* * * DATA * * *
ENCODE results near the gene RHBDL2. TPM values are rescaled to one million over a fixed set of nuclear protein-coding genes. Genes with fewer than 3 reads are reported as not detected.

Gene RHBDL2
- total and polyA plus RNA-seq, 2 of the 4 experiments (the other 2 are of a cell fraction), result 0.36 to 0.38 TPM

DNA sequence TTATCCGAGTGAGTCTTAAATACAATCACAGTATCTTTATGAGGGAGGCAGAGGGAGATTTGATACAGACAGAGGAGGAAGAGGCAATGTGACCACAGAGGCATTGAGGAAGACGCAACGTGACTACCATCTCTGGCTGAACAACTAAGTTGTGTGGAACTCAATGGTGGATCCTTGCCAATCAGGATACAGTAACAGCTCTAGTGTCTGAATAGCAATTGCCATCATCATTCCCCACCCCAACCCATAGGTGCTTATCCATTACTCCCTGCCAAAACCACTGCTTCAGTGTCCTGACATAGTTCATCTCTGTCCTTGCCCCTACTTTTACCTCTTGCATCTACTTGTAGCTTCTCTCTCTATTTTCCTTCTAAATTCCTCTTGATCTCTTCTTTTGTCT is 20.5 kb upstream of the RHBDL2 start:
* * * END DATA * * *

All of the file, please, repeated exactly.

ENCODE results near the gene RHBDL2. TPM values are rescaled to one million over a fixed set of nuclear protein-coding genes. Genes with fewer than 3 reads are reported as not detected.

Gene RHBDL2
- total and polyA plus RNA-seq, 2 of the 4 experiments (the other 2 are of a cell fraction), result 0.36 to 0.38 TPM

DNA sequence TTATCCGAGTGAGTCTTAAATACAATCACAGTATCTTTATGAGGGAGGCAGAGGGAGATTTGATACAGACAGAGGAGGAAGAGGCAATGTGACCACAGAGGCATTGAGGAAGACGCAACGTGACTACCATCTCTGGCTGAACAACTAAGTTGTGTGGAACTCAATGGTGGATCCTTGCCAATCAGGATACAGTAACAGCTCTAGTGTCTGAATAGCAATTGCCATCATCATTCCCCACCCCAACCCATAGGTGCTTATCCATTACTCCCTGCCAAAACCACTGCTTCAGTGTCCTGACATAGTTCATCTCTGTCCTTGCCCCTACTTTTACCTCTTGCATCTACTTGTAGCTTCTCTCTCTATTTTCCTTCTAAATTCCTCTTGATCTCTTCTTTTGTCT is 20.5 kb upstream of the RHBDL2 start: